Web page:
C57BL/6 mice (stock 000664) and Ddx4-Cre mice (stock 006974) were purchased from the Jackson Laboratory and bred in our facilities. BAI1 deficient and Elmo1fl/fl mice were previously generated in our laboratory11. Mer-tk-deficient mice (stock 011122) were purchased from the Jackson Laboratory and crossed with BAI1 deficient mice in our facilities. Tim-4-deficient mice were kindly provided by Dr. Vijay Kuchroo (Brigham and Women’s Hospital, MA). Yellow fluorescent protein (YFP) expressing mice (stock 006148) were crossed to E2A-Cre mice (stock 003724), both from the Jackson Laboratory. All animal procedures were approved by and performed according to the guidelines of the Institutional Animal Care and Use Committee (IACUC) at the University of Virginia.
To stain sperm with Annexin V, the caput, corpus, and cauda epididymis of adult (> 10 weeks old) male mice were dissected and the sperm were allowed to disperse for 15 min in capacitating medium [TYH + bovine serum albumin (BSA) (119 mm NaCl, 4.7 mm KCl, 1.71 mm CaCl2, 1.2 mm KH2PO4, 25.1 mm NaHCO3, 5.56 mm glucose, 0.51 mm Na pyruvate, 1% phenol red, supplemented with 4 mg/ml BSA, penicillin, and streptomycin)66]. For capacitation studies, caudal sperm were allowed to swim in capacitating medium (described above) or non-capacitating medium (lacking CaCl2, NaHCO3 (replaced with 4-(2-hydroxyethyl)-1-piperazineethanesulfonic acid) and 4 mg/ml BSA) and incubated in the respective medium for additional 90 min. Sperm were counted and 1 × 106 cells were washed in 1×binding buffer and stained with Alexa-Fluor 568 conjugated Annexin V (Life Technologies) for 15 min. After washing with binding buffer and staining with Hoechst, sperm were placed on slides and 6–8 photographs were taken per sample. The percentage of Annexin V + sperm (stained on head, midpiece, or midpiece and head) was calculated.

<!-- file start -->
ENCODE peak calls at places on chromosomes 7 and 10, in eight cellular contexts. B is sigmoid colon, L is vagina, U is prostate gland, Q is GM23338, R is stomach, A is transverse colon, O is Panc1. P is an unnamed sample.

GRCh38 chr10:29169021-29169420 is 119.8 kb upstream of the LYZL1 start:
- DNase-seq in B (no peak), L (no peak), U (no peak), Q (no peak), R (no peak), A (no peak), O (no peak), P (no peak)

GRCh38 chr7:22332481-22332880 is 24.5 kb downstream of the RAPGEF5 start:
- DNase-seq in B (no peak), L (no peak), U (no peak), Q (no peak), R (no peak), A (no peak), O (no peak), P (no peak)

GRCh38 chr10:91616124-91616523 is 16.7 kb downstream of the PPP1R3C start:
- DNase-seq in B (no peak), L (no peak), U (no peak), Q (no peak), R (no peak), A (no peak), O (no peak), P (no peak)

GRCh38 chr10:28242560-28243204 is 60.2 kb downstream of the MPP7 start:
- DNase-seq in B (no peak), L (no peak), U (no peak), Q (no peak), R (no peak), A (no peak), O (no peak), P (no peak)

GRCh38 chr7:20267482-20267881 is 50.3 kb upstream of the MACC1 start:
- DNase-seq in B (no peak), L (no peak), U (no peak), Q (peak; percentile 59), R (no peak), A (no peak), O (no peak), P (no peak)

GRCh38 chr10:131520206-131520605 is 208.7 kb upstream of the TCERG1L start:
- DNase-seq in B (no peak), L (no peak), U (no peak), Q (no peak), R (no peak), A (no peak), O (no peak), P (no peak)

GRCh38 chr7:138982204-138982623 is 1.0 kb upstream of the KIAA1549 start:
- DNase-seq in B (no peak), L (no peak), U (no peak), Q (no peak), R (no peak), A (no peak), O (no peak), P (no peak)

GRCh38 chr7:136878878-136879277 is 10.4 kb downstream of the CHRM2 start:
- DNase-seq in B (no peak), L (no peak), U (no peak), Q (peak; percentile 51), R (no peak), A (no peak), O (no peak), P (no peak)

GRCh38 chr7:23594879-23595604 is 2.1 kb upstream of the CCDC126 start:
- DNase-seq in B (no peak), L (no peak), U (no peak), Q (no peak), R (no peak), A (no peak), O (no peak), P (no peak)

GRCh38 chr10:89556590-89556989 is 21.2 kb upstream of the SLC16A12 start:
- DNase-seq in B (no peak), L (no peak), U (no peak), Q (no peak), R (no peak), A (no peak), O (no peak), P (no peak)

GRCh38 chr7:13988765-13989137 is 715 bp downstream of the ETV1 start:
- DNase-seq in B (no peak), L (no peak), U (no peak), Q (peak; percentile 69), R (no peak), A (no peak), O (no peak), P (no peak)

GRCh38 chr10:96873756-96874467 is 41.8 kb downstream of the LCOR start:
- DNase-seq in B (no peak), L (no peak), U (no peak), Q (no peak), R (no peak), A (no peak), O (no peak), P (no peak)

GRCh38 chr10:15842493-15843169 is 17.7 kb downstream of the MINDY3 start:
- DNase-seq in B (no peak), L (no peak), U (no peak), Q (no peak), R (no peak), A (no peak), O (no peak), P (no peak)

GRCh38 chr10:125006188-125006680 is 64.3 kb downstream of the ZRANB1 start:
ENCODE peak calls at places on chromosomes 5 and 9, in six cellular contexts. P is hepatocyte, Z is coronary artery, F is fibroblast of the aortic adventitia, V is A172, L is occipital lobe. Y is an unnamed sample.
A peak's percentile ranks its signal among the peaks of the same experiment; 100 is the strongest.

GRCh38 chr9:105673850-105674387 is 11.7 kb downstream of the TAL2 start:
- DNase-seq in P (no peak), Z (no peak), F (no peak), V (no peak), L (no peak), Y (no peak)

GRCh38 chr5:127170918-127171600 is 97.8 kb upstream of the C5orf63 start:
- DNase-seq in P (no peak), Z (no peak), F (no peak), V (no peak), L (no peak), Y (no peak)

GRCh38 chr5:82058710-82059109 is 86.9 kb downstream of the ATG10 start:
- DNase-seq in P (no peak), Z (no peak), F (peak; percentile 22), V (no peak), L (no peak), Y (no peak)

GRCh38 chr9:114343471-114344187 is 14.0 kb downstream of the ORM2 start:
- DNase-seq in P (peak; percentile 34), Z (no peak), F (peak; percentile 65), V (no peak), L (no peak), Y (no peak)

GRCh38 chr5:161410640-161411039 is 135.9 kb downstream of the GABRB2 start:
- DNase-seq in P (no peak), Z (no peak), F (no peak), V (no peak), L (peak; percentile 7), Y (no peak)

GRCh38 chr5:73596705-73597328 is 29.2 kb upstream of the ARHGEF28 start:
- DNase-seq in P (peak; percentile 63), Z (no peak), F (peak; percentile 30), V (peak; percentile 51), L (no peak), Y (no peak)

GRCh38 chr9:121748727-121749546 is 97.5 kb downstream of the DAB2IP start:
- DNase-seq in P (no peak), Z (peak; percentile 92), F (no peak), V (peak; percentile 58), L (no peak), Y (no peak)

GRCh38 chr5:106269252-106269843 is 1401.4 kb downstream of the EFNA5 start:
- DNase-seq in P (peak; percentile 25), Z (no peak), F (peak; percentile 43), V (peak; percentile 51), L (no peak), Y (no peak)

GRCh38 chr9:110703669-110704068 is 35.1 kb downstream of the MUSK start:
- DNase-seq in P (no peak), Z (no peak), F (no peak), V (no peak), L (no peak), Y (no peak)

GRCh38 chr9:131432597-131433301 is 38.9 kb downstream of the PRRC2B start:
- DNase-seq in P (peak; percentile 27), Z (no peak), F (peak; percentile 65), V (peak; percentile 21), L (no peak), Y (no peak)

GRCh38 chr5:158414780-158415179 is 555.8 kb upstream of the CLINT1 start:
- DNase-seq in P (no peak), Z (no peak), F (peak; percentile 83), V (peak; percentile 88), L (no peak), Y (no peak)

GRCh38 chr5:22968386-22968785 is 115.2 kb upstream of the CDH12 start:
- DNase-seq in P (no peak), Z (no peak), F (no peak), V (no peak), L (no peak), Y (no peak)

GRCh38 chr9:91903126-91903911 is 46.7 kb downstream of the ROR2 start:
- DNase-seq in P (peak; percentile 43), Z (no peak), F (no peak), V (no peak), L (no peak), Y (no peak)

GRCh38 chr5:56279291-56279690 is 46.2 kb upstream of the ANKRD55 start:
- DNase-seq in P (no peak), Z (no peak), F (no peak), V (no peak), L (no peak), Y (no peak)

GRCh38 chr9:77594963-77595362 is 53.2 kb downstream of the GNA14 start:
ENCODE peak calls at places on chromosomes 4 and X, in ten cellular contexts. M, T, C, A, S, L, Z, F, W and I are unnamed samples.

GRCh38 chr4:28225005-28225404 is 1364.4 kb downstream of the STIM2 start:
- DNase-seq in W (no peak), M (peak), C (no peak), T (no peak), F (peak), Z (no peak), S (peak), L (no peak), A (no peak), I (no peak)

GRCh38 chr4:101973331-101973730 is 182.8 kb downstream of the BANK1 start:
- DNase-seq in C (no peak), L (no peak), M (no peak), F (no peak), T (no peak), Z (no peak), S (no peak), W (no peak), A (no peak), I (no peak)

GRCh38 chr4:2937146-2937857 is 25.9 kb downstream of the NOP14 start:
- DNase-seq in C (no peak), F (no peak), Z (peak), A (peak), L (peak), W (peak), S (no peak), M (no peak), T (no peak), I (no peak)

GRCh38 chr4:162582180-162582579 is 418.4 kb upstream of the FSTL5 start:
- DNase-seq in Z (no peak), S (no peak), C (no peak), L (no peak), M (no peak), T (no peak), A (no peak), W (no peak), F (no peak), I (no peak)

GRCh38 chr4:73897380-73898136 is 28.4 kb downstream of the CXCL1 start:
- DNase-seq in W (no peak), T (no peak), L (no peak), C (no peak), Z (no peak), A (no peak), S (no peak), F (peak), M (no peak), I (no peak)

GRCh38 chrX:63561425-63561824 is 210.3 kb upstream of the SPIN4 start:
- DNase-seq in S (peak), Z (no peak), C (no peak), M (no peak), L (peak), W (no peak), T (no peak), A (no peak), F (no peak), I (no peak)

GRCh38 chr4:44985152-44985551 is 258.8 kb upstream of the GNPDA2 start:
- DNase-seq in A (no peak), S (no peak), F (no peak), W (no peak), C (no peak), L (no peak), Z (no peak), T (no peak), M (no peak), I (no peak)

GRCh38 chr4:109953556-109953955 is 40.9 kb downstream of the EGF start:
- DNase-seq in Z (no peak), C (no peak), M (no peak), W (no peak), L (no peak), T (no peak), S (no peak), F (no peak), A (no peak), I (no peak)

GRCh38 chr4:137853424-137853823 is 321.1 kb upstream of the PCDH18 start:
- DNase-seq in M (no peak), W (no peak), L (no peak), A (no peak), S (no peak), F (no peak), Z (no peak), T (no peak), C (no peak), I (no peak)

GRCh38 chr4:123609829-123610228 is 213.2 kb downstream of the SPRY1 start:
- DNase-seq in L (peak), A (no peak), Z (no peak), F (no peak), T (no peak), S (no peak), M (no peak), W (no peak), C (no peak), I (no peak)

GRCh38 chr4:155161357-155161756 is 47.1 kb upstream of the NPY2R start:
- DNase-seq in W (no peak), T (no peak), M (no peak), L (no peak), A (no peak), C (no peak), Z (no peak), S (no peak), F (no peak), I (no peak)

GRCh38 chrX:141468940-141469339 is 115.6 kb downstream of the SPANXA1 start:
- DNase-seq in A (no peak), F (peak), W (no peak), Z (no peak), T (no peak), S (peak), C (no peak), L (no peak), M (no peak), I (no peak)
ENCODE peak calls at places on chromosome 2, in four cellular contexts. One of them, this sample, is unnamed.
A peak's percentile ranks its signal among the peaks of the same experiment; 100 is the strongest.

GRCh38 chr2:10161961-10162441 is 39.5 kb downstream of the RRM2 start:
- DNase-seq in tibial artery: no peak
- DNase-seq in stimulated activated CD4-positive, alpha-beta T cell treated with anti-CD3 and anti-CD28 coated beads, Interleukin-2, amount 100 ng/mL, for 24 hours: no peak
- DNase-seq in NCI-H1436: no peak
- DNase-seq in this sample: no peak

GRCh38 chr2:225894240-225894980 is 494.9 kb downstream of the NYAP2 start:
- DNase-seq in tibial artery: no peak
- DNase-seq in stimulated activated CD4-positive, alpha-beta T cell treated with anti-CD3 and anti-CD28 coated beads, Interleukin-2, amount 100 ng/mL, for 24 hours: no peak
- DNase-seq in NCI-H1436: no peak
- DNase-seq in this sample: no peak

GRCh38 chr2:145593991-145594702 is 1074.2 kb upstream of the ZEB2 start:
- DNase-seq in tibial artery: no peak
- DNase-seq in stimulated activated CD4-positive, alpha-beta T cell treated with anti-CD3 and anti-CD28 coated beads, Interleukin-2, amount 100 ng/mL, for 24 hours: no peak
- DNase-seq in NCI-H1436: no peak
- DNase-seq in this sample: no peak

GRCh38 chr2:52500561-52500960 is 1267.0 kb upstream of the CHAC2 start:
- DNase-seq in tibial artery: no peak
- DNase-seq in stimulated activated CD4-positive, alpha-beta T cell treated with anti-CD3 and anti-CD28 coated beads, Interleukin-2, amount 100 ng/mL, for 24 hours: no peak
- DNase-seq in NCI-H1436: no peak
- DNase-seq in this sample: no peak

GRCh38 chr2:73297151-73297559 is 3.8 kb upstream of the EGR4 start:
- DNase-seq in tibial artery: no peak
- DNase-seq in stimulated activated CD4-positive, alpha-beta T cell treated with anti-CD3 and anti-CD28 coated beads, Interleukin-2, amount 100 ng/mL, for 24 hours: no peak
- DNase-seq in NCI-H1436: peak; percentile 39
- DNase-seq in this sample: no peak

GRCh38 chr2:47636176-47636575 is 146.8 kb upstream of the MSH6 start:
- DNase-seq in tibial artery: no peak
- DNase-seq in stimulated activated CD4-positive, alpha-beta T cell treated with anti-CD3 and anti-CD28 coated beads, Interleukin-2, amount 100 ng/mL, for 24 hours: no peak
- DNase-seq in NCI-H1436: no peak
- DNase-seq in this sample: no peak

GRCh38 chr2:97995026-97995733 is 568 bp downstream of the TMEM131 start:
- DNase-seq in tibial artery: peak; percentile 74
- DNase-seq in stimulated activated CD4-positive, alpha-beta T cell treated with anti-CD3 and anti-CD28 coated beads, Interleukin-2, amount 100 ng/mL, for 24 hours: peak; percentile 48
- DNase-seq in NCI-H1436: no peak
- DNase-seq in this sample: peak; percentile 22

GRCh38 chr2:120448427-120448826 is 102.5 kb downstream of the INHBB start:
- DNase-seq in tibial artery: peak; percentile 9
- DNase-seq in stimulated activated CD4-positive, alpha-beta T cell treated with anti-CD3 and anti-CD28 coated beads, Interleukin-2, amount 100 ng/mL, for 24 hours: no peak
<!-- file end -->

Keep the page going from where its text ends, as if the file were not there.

To visualize the motility of Annexin V+ sperm, caudal sperm were obtained as described above, capacitated for 90 min in TYH + BSA at 37 °C, 5% CO2, and stained with Annexin V conjugated with Alexa-Fluor 488 (Life Technologies) for 15 min at room temperature. Sperm aliquots were placed on 20 μm chamber slides (Leja) and analyzed in a Ziess LSM880 confocal microscope (Microscope Facility Core, University of Virginia). To detect PtdSer, sperm was also incubated with BAI1-TSR-GST or GST only (50 μg/ml), washed and fixed with 2% paraformaldehyde and placed on slides. GST was detected with a specific antibody (GST Ab, Santa Cruz, sc-138B) followed by a biotinylated secondary antibody and NA-Texas Red.
To test the staining sperm with Duramycin, sperm from the cauda epididymides were obtained as described above, incubated with Duramycin-LC-biotin conjugate (Molecular Targeting Technologies), washed and stained with NA-Texas Red (Southern Biotech). After an additional wash, sperm were stained with Hoechst and mounted in coverslips.